• Thursday, May 23, 2024
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Bad governance entrenched: Nigeria’s persistent violation of budgeting norms

Can a fractured nation rise? The challenges and hope for Nigeria

Recently, on March 7, the British Chancellor of the Exchequer presented the UK government’s annual budget to parliament. The Financial Times and other British broadsheets pored over the budget and each devoted over 15 pages of a special supplement to analysing its intended and likely impacts on different categories of people, on families, on businesses, and on the wider economy.

That’s the kind of serious attention government budgets should get. This is because budgets are about how a government will spend public money, and everyone expects them to improve lives, make society better, and grow the economy. But that’s not what government budgets do in Nigeria. They violate the universal norms of budgeting in two significant ways.

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First, budgets in Nigeria are not worth the paper they are written on in terms of prioritisation and implementation. Second, the budgeting process is a triumph of private gain over public good in the sense that politicians in both the executive and legislative arms of government have perfected the art of inflating and padding budgets to squirrel away public funds.

Let’s start with the first point. Take any federal government budget. There’s virtually nothing in it aimed directly at ordinary Nigerians. So, if, like their British counterparts, Nigerian newspapers were to analyse the budget for its positive impact on people’s lives, on businesses, on society, and on the economy, they would have very little to say. A federal government budget covers capital expenditure, recurrent expenditure, and debt servicing. Recurrent expenditure, which is basically the cost of running the state, always accounts for the largest share (36.1 percent in the 2024 budget). Capital expenditure accounts for the second-largest portion (31.6 percent). Then, debt-servicing takes the third big chunk (30.1 percent). This budgeting ritual is repeated every year, with virtually no positive effect.

Think about it. After 24 years of progressively large annual budgets since Nigeria returned to civil rule in 1999, this country has no quality education, no quality health service, no electricity, and no clean water for most of its citizens. Youth unemployment is high, at about 40 percent, and more than 140 million Nigerians are multidimensionally poor. Of the top ten universities in Africa in 2024, South Africa has seven; Nigeria has none. Why should South Africa’s state universities make up seven of Africa’s top ten universities (Ghana has one in the top ten) while no Nigerian state university cuts the mustard? Which country has ever developed without a first-class education system, a first-class healthcare system, robust human development and human capital, regular electricity, etc.? The truth is, Nigeria never gets its budgeting priorities right!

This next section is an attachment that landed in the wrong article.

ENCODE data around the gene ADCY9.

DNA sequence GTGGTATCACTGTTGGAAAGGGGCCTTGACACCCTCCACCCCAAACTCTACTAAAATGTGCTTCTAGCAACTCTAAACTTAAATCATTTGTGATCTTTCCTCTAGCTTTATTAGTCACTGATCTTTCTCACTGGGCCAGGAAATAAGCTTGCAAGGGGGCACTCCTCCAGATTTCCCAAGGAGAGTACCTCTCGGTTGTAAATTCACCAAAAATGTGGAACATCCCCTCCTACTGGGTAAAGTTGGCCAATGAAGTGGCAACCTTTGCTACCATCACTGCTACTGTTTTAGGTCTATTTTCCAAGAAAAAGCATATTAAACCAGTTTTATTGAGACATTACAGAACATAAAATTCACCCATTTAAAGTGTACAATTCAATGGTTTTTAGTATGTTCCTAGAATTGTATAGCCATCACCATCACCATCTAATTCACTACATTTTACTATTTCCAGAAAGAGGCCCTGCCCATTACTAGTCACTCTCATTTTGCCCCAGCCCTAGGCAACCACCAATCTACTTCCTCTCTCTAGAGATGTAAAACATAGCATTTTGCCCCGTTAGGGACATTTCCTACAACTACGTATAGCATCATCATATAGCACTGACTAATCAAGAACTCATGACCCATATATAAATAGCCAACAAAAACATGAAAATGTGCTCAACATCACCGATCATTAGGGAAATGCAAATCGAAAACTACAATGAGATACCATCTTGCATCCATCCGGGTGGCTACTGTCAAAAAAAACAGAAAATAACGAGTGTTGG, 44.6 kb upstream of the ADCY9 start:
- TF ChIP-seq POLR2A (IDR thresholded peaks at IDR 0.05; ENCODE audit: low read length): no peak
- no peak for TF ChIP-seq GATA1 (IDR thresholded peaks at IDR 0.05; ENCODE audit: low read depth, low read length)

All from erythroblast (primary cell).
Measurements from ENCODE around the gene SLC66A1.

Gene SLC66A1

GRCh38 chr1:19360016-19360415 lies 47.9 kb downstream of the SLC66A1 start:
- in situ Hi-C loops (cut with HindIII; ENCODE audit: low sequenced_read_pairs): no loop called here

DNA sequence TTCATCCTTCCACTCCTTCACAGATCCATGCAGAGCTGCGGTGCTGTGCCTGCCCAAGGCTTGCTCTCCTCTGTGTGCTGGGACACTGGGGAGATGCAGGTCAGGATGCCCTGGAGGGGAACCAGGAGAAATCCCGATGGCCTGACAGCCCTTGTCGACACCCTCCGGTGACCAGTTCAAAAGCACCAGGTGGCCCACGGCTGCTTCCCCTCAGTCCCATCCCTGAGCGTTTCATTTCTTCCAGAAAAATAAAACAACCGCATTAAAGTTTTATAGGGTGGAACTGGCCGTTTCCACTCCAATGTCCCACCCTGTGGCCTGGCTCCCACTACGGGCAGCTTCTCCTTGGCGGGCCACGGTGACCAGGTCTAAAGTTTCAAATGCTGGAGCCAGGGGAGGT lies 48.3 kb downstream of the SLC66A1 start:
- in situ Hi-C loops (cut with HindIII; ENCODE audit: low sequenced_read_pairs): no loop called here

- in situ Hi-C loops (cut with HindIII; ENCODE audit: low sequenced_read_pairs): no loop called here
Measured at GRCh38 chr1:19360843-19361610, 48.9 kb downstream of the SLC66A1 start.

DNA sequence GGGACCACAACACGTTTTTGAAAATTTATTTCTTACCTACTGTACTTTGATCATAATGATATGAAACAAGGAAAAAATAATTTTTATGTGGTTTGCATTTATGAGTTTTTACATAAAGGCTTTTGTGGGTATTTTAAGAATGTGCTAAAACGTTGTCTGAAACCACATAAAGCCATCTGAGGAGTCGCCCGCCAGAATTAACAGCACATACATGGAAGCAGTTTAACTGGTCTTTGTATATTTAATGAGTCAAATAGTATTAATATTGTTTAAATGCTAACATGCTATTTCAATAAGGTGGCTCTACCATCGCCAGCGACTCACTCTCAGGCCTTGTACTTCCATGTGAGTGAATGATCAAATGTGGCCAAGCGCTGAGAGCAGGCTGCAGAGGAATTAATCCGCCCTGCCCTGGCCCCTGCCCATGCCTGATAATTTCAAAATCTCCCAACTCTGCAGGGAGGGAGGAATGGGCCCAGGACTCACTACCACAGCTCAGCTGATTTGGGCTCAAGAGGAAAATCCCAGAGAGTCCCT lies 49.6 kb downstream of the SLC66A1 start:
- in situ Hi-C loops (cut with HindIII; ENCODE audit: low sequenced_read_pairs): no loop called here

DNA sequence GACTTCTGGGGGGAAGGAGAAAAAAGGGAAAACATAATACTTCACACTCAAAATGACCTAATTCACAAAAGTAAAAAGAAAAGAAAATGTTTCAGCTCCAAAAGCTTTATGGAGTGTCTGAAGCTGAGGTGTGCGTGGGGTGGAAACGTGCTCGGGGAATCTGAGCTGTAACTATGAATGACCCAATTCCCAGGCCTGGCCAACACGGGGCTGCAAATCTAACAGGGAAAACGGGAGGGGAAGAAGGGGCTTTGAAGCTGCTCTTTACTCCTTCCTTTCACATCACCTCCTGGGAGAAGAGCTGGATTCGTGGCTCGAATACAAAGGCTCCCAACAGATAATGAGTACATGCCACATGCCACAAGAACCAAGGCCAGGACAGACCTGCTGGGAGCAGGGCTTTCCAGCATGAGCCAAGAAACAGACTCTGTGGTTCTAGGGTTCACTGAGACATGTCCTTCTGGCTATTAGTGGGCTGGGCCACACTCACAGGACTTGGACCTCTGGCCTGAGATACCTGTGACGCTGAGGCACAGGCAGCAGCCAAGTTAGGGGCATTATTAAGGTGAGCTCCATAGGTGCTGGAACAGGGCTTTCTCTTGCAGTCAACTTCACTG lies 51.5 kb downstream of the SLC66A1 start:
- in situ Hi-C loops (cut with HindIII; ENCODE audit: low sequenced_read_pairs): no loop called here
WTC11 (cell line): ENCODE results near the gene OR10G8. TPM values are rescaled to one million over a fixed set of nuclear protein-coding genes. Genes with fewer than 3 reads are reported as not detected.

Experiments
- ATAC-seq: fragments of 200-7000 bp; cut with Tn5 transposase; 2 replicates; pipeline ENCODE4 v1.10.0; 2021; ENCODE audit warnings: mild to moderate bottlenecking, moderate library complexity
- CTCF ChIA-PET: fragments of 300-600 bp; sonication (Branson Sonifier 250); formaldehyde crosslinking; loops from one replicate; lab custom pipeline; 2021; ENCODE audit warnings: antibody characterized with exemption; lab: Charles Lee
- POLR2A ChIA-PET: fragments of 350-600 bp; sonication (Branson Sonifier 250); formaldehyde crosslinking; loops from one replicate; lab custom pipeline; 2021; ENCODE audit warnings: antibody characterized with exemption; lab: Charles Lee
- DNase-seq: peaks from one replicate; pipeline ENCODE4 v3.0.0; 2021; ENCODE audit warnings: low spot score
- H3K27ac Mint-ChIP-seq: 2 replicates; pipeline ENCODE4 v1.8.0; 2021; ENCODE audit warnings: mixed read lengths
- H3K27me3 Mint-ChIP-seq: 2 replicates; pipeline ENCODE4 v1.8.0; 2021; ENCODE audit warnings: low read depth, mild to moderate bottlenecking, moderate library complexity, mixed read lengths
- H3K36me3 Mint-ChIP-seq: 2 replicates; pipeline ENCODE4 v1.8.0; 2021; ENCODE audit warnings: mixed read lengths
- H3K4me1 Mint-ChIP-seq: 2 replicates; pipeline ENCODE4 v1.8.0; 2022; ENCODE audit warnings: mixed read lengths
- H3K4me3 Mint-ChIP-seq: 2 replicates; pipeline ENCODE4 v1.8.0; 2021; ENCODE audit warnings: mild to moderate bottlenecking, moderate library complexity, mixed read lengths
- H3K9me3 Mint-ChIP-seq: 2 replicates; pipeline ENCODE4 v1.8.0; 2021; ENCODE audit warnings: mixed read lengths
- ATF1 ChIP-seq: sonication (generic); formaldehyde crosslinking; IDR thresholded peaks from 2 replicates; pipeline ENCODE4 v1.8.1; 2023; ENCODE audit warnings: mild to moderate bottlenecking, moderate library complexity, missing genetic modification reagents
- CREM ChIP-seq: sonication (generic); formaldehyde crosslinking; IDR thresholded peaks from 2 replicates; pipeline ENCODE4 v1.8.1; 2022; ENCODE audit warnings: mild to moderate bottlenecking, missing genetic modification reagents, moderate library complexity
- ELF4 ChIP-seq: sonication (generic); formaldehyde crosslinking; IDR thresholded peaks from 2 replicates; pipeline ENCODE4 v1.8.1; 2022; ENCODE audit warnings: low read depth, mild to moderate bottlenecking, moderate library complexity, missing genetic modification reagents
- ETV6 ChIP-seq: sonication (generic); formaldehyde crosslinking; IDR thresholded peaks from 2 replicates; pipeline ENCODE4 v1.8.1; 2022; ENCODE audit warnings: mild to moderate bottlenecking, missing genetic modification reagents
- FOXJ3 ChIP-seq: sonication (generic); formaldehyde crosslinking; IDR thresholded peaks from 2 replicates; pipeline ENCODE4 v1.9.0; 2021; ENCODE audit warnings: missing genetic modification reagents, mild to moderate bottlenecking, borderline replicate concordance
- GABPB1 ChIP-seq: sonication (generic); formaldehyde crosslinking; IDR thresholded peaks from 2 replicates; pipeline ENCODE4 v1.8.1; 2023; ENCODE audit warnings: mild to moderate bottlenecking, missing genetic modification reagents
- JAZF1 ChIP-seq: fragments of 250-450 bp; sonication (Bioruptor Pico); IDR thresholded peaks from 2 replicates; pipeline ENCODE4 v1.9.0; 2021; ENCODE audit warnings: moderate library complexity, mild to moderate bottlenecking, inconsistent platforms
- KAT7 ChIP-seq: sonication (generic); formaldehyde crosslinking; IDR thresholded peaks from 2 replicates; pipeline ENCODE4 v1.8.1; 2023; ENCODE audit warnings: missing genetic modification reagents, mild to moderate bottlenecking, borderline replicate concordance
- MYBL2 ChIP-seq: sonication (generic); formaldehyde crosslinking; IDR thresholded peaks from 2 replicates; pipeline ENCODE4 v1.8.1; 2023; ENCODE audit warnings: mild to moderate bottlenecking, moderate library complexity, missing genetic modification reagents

Even so-called capital or infrastructure projects are often poorly implemented. A few years ago, the United Nations Industrial Development Organisation (UNIDO) lamented the chronic and acute problem of project failure in Nigeria. According to UNIDO, “Nigeria invests millions of dollars on projects yet experiences over 60 percent project failure within the framework of the governmental system.” Everyone knows about the phenomenon of abandoned government projects, several thousand of which spread across the country. Then there’s the phenomenon of budget failure. In 2017, Bukola Saraki, then Senate President, said, “The Senate is tired of having budget documents that, at the end of the day, when it comes to implementation, don’t mean anything.” Despite the high-falutin names given to budgets and the hype around them, poor budget performance is a perennial problem in Nigeria.

Q: “The lack of detail and transparency around the budget allocations for the projects rightly bothered BudgIT.”

To buttress that point, permit me to bore you with the names President Buhari gave his budgets. The first one in 2016 was dubbed “Budget of Change” and described as “a historic milestone for us as a nation.” The second one in 2017 was tagged “Budget of Recovery and Growth.” That of 2018 was “Budget of Consolidation.” The next one in 2019 was “Budget of Continuity.” That of 2020 was “Budget of Sustainable Growth and Job Creation.” The 2021 budget was dubbed the “Budget of Recovery and Resilience.” That of 2022 was the “Budget of Economic Growth and Sustainability.” Buhari’s last budget in 2023 was the “Budget of Fiscal Sustainability and Transition.”.